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The "DOODtube" Microphone

 

The DOODtube Microphone is an entrepreneurial adventure into the past; ingenuity at its best.

Designed and engineered by Adam Oppedisano, this microphone is sure to grab the attention of vocalist from all walks of life.

Adam, a telecommunications engineer by default, thought the music industry was ready for a taste from the past. By using a vintage glass telephone line insulator, an antique telephone carbon transmitter element and an XLR microphone cable he found a sound never heard or recorded before.

The carbon element resonates differently surrounded by one inch thick glass; sending a unique electrical current to the XLR cable and then to the recording device of choice.



click to enlarge
     
   

Glass Telephone Wire Insulator

circa 1920's

Each separate telephone wire was strung from pole to pole and tied to its respective insulator. Each pole has one or more wooden crossarms. Wooden pins—typically made from weather-resistant locust wood—are fitted into each crossarm. On top of each pin is a glass insulator.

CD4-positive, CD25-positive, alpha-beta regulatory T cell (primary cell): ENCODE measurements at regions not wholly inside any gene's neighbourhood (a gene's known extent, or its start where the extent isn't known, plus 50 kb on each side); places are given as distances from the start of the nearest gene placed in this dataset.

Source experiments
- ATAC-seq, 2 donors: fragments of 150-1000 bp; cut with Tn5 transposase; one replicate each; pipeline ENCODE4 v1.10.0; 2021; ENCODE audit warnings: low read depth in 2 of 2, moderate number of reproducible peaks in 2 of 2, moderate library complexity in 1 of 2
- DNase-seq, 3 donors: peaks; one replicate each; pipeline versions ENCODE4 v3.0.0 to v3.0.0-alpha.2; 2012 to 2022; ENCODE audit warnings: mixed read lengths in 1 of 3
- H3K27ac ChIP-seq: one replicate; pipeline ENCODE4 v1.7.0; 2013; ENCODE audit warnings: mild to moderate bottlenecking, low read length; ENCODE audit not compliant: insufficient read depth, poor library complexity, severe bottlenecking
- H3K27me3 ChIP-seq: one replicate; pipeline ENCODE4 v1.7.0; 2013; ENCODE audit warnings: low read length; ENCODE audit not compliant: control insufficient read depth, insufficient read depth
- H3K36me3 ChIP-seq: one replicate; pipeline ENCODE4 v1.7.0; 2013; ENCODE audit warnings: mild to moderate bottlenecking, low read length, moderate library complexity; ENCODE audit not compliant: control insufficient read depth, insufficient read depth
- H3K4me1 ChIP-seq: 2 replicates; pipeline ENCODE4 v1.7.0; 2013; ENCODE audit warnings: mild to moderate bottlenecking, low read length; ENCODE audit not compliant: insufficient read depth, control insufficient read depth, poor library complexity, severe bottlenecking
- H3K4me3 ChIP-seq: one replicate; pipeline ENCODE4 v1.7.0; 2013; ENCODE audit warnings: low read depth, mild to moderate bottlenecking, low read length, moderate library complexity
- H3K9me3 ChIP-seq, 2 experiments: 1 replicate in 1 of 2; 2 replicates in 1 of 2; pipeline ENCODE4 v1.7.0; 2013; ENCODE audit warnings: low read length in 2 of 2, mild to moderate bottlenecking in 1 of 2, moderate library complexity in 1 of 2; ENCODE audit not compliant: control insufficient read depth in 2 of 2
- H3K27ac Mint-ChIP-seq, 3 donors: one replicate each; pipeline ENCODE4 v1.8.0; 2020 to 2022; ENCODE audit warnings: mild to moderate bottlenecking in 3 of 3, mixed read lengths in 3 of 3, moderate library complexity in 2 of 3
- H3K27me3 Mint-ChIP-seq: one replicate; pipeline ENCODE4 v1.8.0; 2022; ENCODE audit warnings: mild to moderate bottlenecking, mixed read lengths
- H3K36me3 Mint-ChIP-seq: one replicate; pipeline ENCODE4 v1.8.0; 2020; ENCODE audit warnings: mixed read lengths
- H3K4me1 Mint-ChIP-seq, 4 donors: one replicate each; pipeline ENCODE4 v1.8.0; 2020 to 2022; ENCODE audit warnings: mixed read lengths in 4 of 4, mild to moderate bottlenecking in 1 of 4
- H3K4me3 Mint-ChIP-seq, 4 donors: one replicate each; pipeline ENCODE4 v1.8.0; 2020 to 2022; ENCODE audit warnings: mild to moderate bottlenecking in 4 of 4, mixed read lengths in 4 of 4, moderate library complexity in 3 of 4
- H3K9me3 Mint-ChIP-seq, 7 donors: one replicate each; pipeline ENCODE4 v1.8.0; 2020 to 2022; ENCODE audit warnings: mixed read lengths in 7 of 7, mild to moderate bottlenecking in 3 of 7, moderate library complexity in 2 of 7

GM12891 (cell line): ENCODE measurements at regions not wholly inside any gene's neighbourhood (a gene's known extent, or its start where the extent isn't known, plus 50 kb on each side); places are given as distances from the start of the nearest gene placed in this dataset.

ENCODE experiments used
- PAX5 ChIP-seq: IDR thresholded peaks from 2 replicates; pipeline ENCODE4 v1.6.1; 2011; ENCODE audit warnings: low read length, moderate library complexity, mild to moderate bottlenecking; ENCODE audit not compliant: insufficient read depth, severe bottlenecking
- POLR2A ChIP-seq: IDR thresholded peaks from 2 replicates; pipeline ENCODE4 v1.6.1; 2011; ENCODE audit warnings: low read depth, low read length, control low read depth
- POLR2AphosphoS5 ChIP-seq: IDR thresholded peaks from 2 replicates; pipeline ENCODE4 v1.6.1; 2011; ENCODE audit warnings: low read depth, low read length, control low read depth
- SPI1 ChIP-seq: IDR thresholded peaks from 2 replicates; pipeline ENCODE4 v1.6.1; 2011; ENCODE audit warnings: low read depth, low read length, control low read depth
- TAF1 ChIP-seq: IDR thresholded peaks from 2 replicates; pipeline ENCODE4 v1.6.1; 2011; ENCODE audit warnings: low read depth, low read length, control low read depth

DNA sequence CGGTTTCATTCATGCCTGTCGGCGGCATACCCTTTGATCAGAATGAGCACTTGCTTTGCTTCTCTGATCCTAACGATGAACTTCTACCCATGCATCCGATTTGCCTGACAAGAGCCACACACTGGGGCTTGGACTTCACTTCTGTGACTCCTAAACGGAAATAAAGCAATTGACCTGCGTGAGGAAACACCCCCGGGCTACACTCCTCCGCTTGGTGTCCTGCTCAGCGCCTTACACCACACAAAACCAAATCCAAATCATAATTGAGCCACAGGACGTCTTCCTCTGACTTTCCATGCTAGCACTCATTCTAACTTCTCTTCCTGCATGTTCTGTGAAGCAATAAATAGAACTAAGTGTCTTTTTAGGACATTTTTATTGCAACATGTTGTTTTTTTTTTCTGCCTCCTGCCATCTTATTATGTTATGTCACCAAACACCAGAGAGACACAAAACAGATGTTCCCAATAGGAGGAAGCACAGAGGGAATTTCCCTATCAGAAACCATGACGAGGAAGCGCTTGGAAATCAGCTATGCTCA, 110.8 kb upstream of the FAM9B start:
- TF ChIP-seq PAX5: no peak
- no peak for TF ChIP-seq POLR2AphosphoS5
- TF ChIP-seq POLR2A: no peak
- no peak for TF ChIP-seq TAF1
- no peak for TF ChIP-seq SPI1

There are screw threads cast into the underside of the insulator so that it can screw down onto the top of the wooden pin, which is also threaded.

Why is the insulator made from glass? Why does it have a special shape? And why is it necessary? Isn’t wood a “good enough” electrical insulator?

 

 
 

If it never rained, there might not be a need for glass insulators, although the smooth surface and high strength provides a good anchor point to support the telephone wire. But rain is the problem. Water, mixed with salts and other impurities, conducts electricity. If the wood pin supporting each insulator got wet when it rained, it would conduct electricity and thus leak electrical current from the telephone circuit. This might cause noise and loss of volume. Or it might even cause the telephone circuit to fail completely.

   
   

Microphone Receiver Element

In the past, circa 1920's, microphones have been as simple as carbon granules compressed between two thin metal plates. Sound waves from your voice compress and decompress the granules, changing the resistance of the granules and modulating the current flowing through the microphone.

   
   

XLR Microphone Cable

The XLR connector is a style of electrical connector, primarily found on professional audio, video, and stage lighting equipment. The connectors are circular in design and have between 3 and 7 pins. They are most commonly associated with balanced audio interconnection, including AES3 digital audio, but are also used for lighting control, low-voltage power supplies, and other applications. XLR connectors are available from a number of manufacturers and are covered by an international standard for dimensions, IEC 61076-2-103.[1] They are superficially similar to the older and smaller DIN connector range, but are not physically compatible with them.

 

 

 

 

 

 

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